• Anderson v. Singh, No. 2019-34209, 3 (N.Y. Sup. Ct. Feb. 26, 2019) Plaintiffs’ motion (Seq. No. 8) is granted to the extent that the subpoena duces tecum and ad testificandum seeking discovery from, and the deposition of, Meryl Arbisfeld, Plaintiffs’ IME advocate,  is quashed and that plaintiffs are granted a protective order with respect to the January 4, 2019 demand for witness disclosure served upon Michael Lilien , Plaintiffs’ IME advocate, by defendant Morcheles.

  • Gwood v. Progressive Waste  Solutions of LI, Inc. 2019 NY Slip Op 29180. The case involves Marquis Willis a 22-year-old, seat-belted passenger in a BMW motor vehicle that collided with a left-turning IESI garbage truck resulting in a fatal incident that eventually led to the death of Mr. Willis, the father of a 9-month-old infant,  and another passenger in the same vehicle. The Willis Estate, represented by Mr. DeFilippis, made a motion for summary judgment in their favor on the issue of liability as against all Action No. 3 defendants including IESI and its’ driver Roberto Venditti, and for partial summary judgment. Judge Rivera found there was no dispute that Venditti operated the forty-foot-long garbage truck within the scope of his employment with IESI. Consequently, IESI and IESI Corporation were also found liable pursuant to Vehicle Traffic Law § 388 and vicariously liable as Venditti’s employer. The Willis Estate’s motion was granted on the issue of liability as against Venditti and Garfield Gwood, driving the BMW vehicle,  in that both were negligent in the operation of their respective vehicles. The Judge found as a matter of law that Venditti violated Vehicle Traffic Law § 1141 by making an unsafe left turn in front of opposing traffic.  The Willis Estate motion was also granted pursuant to Vehicle Traffic Law § 388 against IESI as the owner of the garbage truck operated by Venditti. Finally, they failed to establish that Marquis Willis experienced no conscious pain and suffering or pre-impact terror before his death.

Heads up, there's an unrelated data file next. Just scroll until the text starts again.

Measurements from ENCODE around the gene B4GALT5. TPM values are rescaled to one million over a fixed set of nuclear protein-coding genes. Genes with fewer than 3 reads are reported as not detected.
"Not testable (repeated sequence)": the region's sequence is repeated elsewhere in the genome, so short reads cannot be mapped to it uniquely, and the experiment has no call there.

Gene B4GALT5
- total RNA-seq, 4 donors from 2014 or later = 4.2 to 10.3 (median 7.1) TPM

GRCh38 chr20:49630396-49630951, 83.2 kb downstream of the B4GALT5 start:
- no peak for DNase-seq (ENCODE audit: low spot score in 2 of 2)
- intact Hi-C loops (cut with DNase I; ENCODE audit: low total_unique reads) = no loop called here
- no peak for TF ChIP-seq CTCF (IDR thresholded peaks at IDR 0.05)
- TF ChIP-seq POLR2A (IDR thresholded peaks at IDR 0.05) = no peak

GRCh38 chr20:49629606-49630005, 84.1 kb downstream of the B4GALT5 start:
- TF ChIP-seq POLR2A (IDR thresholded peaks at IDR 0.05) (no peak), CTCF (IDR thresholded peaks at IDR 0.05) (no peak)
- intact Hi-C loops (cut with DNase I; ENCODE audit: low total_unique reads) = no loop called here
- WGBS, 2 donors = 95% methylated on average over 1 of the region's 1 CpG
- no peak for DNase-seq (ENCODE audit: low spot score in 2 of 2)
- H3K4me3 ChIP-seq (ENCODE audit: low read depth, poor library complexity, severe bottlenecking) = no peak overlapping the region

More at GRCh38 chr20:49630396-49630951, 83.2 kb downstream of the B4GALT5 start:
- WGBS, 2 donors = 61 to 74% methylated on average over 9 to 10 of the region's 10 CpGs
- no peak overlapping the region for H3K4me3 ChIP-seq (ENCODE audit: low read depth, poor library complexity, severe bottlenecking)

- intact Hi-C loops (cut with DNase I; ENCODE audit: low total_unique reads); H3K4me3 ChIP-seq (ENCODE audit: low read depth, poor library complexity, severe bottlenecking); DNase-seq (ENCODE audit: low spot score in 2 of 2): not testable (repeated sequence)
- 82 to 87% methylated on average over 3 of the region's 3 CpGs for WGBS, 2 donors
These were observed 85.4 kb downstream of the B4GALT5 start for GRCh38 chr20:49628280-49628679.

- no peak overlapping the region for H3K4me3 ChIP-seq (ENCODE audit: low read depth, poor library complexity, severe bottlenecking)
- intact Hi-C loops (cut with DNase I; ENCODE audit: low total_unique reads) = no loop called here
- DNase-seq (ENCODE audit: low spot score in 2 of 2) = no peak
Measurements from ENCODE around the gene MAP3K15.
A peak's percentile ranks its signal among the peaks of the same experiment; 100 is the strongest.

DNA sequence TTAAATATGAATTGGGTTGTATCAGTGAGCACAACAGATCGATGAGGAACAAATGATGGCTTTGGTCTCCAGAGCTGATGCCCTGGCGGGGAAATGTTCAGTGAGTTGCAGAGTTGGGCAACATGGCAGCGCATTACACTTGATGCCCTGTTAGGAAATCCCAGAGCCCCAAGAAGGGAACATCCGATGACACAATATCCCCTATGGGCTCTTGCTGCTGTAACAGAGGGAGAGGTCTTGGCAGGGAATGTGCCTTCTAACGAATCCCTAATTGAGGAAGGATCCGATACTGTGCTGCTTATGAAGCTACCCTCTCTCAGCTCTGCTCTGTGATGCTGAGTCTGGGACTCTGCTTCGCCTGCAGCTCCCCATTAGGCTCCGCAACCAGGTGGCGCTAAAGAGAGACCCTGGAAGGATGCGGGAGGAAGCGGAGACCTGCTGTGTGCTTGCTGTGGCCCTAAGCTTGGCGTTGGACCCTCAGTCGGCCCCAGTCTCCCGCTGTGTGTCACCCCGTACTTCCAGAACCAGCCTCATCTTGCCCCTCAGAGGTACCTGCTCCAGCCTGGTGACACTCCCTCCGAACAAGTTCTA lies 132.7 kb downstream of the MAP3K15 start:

• Bunch v. Gwood Supreme Court, Appellate Division, Second Dept. (2022) We represented a nine-year-old girl who lost her father in a motor vehicle incident in Brooklyn. He was a 22-year-old passenger in a BMW going straight when a 40-foot-long Progressive/IESI garbage truck made an unsafe left-hand turn directly in front of them. The truck driver admitted he used no blinker and a video revealed he never yielded the right of way. The Appellate Court confirmed the driver of the truck is responsible as a matter of law.
  • Bent-Anderson v Singh (2022 NY Slip Op 05676) The Appellate Court ruled in favor of the Plaintiff that, “the subject notes and reports [of an IME liaison, advocate or watchdog] are immune from discovery pursuant to the conditional privilege of materials prepared in anticipation of litigation or for trial (see CPLR 3101[d][2]; Markel v Pure Power Boot Camp, Inc., 171 AD3d 28, 31). CPLR 3101(d)(2) provides, in relevant part, that “materials . . . prepared in anticipation of litigation or for trial by or for another party, or by or for that other party’s representative (including an attorney, consultant, surety, indemnitor, insurer or agent), may be obtained only upon a showing that the party seeking discovery has substantial need of the materials in the preparation of the case and is unable without undue hardship to obtain the substantial equivalent of the materials by other means.” Here, the appellant has not shown any such “substantial need” and that the substantial equivalent cannot be obtained by other means.”